The Braves have not had too many easy wins this season. They certainly have not had too many back-to-back easy wins this season. On Friday night, though, they cruised to a second consecutive not-too-stressful victory, as the bats teed off on Carlos Martinez while Max Fried cruised through seven breezy frames.
The only part of this game that may have caused any consternation for Braves fans came in the top of the first. Max Fried was not quite settled in across his first two batters, as Tommy Edman roped on a double on a full-count inside fastball and Dylan Carson hung in for ten pitches before finally grounding out to third. Edman moved up a base on the play and scored on Paul Goldschmidt’s groundout to third; Austin Riley chose not to contest the run at home, giving St. Louis their only tally of the game. Fried completely bamboozled Nolan Arenado with breaking stuff to end the inning.
Carlos Martinez had a terrible 2020, and his 2021 has been hit-or-miss at best. Suffice to say, this outing did not improve his season by any stretch of the imagination. His night started by grazing Ronald Acuña Jr. with a pitch. Freddie Freeman then barreled a ball into left that may have been a homer under other circumstances, but hey, y’know, it’s a different baseball and all, and thus it just went for a flyout. Acuña was then thrown out trying to steal second, which was momentarily annoying because Ozzie Albies doubled thereafter. But, a walk and a weak flare to right off Austin Riley’s bat tied the game. Martinez struck out Dansby Swanson to end the inning.
Fried issued a one-out walk to Yadier Molina in the second, but still faced the minimum thanks to a pickoff later in the frame. The Braves then really went to work on Martinez. The bottom of the second started like this:
Then, with two outs, Acuña walked, stole second (successfully this time), and scored on Freeman’s single. Actually, it’s possible that Acuña could have been thrown out at the plate had Molina actually tried to tag him, but instead the Redbirds catcher threw unsuccessfully to second as Freeman slid in safely. Albies then followed with this monster blast:
Just like that, 5-1 Braves.
The Braves got two walks and a single in the third, but couldn’t score due to a double play, and Fried’s own groundout with two outs and two on. Fried walked the leadoff batter in the fourth, but erased him on a first-pitch double play off Arenado’s bat — Arenado was just utterly perplexed by Fried all game.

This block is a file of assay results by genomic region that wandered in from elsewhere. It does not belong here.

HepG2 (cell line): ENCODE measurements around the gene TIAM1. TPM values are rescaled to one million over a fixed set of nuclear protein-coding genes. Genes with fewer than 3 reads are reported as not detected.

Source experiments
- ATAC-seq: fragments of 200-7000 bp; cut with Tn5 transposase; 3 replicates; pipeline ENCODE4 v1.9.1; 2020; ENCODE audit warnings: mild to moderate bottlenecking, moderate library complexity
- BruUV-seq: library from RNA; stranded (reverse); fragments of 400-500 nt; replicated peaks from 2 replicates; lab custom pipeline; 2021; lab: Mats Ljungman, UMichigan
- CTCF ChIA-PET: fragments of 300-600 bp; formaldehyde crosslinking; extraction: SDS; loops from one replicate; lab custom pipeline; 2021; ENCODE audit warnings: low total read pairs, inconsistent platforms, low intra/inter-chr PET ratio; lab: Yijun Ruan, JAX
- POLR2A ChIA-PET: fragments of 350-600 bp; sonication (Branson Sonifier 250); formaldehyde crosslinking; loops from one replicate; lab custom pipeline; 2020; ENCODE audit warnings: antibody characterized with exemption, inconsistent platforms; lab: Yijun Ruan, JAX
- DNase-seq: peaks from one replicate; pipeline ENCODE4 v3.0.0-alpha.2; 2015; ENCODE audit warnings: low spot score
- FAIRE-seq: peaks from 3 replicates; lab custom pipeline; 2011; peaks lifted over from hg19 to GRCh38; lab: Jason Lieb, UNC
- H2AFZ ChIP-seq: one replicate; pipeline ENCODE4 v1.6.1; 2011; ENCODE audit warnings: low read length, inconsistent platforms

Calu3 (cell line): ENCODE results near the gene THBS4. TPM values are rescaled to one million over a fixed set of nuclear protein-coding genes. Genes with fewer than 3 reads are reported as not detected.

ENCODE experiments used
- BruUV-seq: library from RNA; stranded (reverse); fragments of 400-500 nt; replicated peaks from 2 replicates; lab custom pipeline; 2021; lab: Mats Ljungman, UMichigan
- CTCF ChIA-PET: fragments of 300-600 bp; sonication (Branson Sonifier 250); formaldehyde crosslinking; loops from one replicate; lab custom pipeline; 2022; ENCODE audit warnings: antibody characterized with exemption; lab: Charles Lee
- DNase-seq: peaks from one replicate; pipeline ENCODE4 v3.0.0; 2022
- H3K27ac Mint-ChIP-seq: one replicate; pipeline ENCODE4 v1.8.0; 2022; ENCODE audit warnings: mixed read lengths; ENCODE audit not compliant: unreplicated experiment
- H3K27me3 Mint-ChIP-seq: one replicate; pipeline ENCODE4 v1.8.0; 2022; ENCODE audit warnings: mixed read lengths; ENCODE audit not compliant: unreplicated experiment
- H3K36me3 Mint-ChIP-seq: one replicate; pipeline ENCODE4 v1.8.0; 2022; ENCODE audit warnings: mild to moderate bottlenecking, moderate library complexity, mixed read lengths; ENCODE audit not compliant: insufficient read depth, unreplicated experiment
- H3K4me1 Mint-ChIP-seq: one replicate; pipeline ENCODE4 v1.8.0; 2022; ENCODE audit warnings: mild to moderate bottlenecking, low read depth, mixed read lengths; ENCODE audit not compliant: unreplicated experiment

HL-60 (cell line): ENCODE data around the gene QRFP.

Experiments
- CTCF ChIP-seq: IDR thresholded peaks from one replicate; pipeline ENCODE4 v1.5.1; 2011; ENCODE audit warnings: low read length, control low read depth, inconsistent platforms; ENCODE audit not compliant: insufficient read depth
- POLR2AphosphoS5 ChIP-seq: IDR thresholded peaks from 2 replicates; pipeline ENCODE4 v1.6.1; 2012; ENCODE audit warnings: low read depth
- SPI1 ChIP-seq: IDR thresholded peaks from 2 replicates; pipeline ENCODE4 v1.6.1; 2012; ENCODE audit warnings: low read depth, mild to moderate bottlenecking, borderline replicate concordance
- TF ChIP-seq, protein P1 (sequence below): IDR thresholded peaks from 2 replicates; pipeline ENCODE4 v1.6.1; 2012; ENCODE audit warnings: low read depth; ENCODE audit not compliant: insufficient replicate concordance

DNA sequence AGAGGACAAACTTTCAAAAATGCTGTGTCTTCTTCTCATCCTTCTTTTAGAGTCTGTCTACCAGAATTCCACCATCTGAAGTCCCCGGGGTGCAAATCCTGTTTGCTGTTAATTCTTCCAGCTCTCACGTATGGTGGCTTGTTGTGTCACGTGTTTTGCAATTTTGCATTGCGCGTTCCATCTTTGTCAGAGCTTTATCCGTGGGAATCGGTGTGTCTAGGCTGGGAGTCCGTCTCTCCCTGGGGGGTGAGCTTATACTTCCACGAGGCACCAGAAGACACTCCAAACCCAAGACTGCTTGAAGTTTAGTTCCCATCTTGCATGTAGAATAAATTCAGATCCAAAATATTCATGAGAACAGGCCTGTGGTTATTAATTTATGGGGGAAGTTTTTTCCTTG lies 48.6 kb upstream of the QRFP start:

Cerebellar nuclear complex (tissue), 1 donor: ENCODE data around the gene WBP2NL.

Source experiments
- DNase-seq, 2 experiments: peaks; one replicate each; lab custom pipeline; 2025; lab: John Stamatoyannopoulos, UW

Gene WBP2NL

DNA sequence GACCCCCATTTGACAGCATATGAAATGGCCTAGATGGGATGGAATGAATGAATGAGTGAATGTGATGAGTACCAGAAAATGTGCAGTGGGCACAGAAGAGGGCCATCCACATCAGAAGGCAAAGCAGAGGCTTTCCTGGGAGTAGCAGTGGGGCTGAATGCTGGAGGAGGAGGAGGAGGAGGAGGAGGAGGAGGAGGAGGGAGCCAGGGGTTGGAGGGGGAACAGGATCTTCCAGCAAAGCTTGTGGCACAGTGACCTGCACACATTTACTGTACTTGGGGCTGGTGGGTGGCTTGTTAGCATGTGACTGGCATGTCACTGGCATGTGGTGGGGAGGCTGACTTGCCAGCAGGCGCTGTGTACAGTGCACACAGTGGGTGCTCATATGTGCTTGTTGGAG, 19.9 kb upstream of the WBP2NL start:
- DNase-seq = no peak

The bottom of the fourth started with Martinez plunking Acuña again. The Braves’ phenom came into this game having never been retired by Martinez across six PAs; he reached base via two hit-by-pitches and a walk in this game as well. Freeman singled to put runners at the corners, and then Albies blooped one into left. Freeman made it to third on the play as Acuña scored, and Albies was eventually (after replay review) ruled safe at second. That was it for Martinez, but not for the Braves, who scored a seventh run on Abraham Almonte’s single off Jake Woodford, and then an eighth run on Riley’s sacrifice fly. A single and a walk loaded the bases, and while Guilllermo Heredia popped out, Woodford then walked Max Fried for perhaps the ultimate ignominy: a bases-loaded, RBI-yielding free pass to a pitcher. Acuña didn’t add on by grounding out for the inning’s final out, but the Braves were rolling at this point.
And really, that was it. Max Fried kept carving up the Cardinals, allowing just one more baserunner over his next three frames. He finished the game with that one run allowed in seven innings, along with two hits, two walks, and six strikeouts. It was a nice turnaround for him after allowing two homers in one start to the Marlins his last time out. Edgar Santana and Jacob Webb closed out the pitching ledger for the Braves, with each reliever allowing a lone baserunner in his inning of work. The Braves didn’t do much of anything offensively, either, after the fourth, as Woodford threw a scoreless fifth and Wade LeBlanc held them scoreless in the sixth, seventh, and eighth innings. The Braves did get another scoring situation in the seventh as Heredia connected for a leadoff double and Acuña later walked, but Freeman and Albies couldn’t bring them home.
Acuña finished this game having reached base four times without the benefit of a hit; he was also the only member of the starting lineup to go hitless. Albies finished a triple shy of the cycle. I’m also just going to repeat it, because it was bizarre: Max Fried drew a bases-loaded walk.
With the win, the Braves improve to 32-35 and pick up a game on the Mets, who were somehow held scoreless by Erick Fedde (?!) and then lost when Edwin Diaz went walk-single-walkoff single in the ninth without retiring a batter. They’ll need to keep it rolling tomorrow as Drew Smyly faces off against Adam Wainwright to keep their postseason hopes growing rather than diminishing.